*In honor of Pi Day…*

The first time I experienced the deep connection between math and physical reality was in performing a high school chemistry experiment to discover whether the antacid Rolaids really did consume 47 times its weight in excess acid. The experiment involved very precise weighing and an acid-base titration. I grew up in a small rural town on Maryland’s Eastern Shore, but there was a small NASA facility on the coast about twenty miles away, and since many parents worked there—including my father—my school often borrowed state-of-the-art equipment. Our little chem lab had a high speed centrifuge, a sensitive electronic scale with an evacuation chamber—the scale was so accurate it could weigh the air inside the chamber—and elaborate titration equipment. We also had—wonder of wonders for that time—an electronic desk calculator that was about the same size and twice the thickness of an iPad.

By the time I had finished the experimental procedures and recorded the data there was already a line at the calculator. So I performed the long string of calculations with pencil and paper. It was not complicated math; arithmetic and basic algebra were all I needed, but the significant figures for the data numbers went to three decimal places. The calculations, with all the side arithmetic and double-checking, filled my sheet of notebook paper. When I arrived at the bottom of the page, my answer, rounded to 46.9, seemed a bit lucky, so I went back over everything. The result was the same. I was surprised at the genuine link between my set of calculations and a little round antacid tablet. Numbers and equations in my head had reached out and touched something tangible.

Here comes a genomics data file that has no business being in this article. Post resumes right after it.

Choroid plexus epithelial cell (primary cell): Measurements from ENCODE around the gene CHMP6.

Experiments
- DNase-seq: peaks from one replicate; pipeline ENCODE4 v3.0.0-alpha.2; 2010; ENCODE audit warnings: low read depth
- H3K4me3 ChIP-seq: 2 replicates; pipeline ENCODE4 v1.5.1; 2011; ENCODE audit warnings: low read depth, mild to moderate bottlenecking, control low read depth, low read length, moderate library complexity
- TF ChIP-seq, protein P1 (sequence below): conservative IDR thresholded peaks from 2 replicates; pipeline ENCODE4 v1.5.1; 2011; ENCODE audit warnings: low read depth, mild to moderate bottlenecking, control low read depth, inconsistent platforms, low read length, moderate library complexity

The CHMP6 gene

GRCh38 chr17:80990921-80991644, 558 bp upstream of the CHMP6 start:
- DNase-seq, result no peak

I would like to say that right then and there I had an epiphany and saw God in the equations, but that’s not what happened. It did make a lasting impression, even though my math skills never advanced beyond high school. I got algebra and geometry, but trigonometry was a bit elusive, and calculus completely escaped me. Yet my captivation by mathematics has only deepened over the years. I contemplate higher mathematics like a very average young man might gaze at a supermodel—beautiful to behold yet beyond his grasp; but maybe with a little extra effort…

The Hungarian mathematician, Eugene Wigner, wrote an article in 1960, “*The Unreasonable Effectiveness of Mathematics in the Natural Sciences*,” in which he marvels at the uncanny ability of pure mathematical systems, developed with no practical applications in mind, to later be used to accurately express and predict natural phenomena in wide-ranging scientific theories, including Newton’s law of gravitation and 20^{th} century quantum mechanical theory. He argued that “the enormous usefulness of mathematics in the natural sciences is something bordering on the mysterious and…there is no rational explanation for it.” Wigner was a Formalist—he believed that mathematics was strictly a human invention, and so we should have no expectation that something merely a product of the human mind would have any connection to external, physical reality. But mathematics clearly does have such a connection, and Wigner could only conclude: “The miracle of the appropriateness of the language of mathematics for the formulation of the laws of physics is a wonderful gift which we neither understand nor deserve. We should be grateful for it…” But Wigner, an atheist, could only have been metaphorical. From where such a “miracle” or “gift” would have come or to whom we should be “grateful” he does not explain.